Rag rolling works best on large areas like walls, although you can do smaller objects and areas it really works better when you can roll your rag, so larger areas give you a better result. Rag rolling involves painting a base coat and then painting a glaze over the base coat and then "rolling" off or "rolling" on some of the glaze so the base color shows through in places. Rag rolling is a technique used to give walls a rich and elegant look. It is a great technique for making your walls really pop. Any combination of colors can be used to achieve this effect. But keep in mind that the base coat will show through as the glaze is removed.
You can find the supplies you need at most hardware stores. Many paint companies make the paints and equip specifically for these techniques of faux painting such as pre-made glazes. You can make them your self by mixing paint and paint additives but why when it has already been done for you. I am all about easy.
The first technique described below is for Rag Rolling on(adding glaze on top of base coat). The second technique description is for Rag Rolling-off(removing glaze). The list of items needed is the same for both techniques.
What you will need:
- Painters tape
- semi gloss latex paint used for the base coat
- rolling brush
- clean water
- different color glazes(as many as you are going to use)
- ragging cloth (any type of cloth can be used but rougher clothes give a better texture)
- Brushes (optional)
- Before you begin, tape off all areas where you do not want the finish applied. Apply base coat with a roller to the entire surface. Remove tape and allow to dry over night.
- Reapply tape. Wet a Ragging cloth in clean water and wring out well. Dip the damp ragging cloth into the selected glaze until rag is saturated. Gently wring out the rag to release the excess glaze. Twist the cloth into a cylindrical shape and roll the rag across the surface.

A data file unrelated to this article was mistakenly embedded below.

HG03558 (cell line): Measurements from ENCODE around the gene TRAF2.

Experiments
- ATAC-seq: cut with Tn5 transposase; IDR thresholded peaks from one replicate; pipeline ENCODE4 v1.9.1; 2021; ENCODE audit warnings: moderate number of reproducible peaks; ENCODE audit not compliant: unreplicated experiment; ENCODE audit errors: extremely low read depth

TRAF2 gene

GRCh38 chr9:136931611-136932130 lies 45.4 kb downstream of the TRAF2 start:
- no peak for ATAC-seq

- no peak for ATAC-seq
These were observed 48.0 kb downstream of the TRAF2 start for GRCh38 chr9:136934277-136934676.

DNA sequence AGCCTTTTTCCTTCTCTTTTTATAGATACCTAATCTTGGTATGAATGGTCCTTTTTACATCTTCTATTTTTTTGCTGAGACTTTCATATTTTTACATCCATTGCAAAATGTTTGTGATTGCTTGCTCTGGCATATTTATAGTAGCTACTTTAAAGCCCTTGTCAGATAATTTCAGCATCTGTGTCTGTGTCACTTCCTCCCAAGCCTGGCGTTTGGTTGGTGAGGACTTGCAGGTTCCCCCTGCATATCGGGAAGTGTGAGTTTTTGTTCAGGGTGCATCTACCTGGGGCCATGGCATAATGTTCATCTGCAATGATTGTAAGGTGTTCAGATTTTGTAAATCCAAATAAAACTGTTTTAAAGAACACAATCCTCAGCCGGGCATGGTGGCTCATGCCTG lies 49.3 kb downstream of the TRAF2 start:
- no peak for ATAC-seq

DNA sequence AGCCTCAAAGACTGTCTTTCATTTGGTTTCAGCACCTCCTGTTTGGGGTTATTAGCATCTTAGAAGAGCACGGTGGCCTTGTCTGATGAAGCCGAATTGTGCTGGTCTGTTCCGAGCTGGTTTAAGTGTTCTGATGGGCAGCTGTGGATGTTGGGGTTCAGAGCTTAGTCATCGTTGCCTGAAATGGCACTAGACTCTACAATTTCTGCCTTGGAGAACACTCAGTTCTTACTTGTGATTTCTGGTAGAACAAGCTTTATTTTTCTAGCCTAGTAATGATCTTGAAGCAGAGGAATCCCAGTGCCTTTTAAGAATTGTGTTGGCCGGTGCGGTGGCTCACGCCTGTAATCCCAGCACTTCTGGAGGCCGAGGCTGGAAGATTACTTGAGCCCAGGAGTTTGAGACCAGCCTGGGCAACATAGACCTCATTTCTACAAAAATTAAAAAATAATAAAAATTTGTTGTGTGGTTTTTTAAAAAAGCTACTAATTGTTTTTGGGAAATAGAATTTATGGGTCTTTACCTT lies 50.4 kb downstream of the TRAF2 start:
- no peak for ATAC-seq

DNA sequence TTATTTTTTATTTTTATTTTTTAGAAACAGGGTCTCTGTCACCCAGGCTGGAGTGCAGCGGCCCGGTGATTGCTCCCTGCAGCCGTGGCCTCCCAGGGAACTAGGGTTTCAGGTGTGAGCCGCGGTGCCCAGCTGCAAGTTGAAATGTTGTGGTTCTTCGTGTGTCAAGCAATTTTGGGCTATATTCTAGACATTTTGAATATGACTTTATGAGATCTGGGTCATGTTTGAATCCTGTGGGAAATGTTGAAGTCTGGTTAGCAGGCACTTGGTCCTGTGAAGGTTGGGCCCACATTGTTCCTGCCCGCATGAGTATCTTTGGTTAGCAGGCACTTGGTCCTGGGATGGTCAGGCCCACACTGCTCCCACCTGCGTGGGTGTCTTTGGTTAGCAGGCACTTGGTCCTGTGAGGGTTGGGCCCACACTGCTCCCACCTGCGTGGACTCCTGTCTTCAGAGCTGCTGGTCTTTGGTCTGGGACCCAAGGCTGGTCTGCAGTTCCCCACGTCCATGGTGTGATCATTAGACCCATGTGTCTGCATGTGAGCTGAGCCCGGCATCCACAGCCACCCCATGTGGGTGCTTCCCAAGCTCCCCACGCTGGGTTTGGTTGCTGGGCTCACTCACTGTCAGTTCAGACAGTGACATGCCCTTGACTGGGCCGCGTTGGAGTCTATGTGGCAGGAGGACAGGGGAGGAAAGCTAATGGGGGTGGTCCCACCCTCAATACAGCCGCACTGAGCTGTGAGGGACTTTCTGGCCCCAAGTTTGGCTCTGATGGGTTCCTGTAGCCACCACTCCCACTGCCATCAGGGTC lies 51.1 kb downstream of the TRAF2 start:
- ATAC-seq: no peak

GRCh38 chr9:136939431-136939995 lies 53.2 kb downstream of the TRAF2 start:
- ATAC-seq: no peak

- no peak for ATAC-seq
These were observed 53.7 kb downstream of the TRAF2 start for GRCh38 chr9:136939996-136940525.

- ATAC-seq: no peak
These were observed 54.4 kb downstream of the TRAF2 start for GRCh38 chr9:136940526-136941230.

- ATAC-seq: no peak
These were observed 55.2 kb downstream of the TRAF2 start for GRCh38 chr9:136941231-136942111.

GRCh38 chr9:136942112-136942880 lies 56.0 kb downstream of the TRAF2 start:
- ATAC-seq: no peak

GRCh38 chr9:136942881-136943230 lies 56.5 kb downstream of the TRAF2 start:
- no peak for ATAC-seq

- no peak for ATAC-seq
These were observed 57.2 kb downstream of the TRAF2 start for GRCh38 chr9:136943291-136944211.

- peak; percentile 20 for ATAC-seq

- As you roll the rag, turn directions randomly distributing the desired amount of glaze. Reload glaze onto rag as needed. Repeat steps if more coverage is desired or add a second glaze color after the first has dried. When you reach corners and tight areas, gently push the rag into the tight area being careful to avoid accumulation. Excess glaze will cause an uneven appearance. Remove tape with in an hour and allow to dry.
- Before you begin, be sure to tape off all woodwork and other areas you do not want to paint. Apply base coat with a roller to the entire surface. Remove tape and allow to dry over night.
- Reapply tape. Apply selected glaze with a roller or brush. Apply in random 2-4' jigsaw like patterns.( you will work on one "jig-saw" area at a time to prevent the glaze from drying too much).
- Twist a clean damp rag at varying angles over the wet glazed surface, lifting some of the glaze to reveal a random pattern. Rinse and wring out cloth when it becomes saturated with glaze or change to a clean cloth. Remove tape with in an hour and allow to dry completely.
Here are some tips for a successful project:
- For a longer open working time and a higher overall sheen use an interior semi-gloss enamel as a base coat.
- Use a clear mixing glaze for re wetting a partly dry edge.
- Remove painters tape before the area is completely dry to avoid damaging your painted surface. Sometimes the paint adheres to the tape and you will remove part of your project with the tape.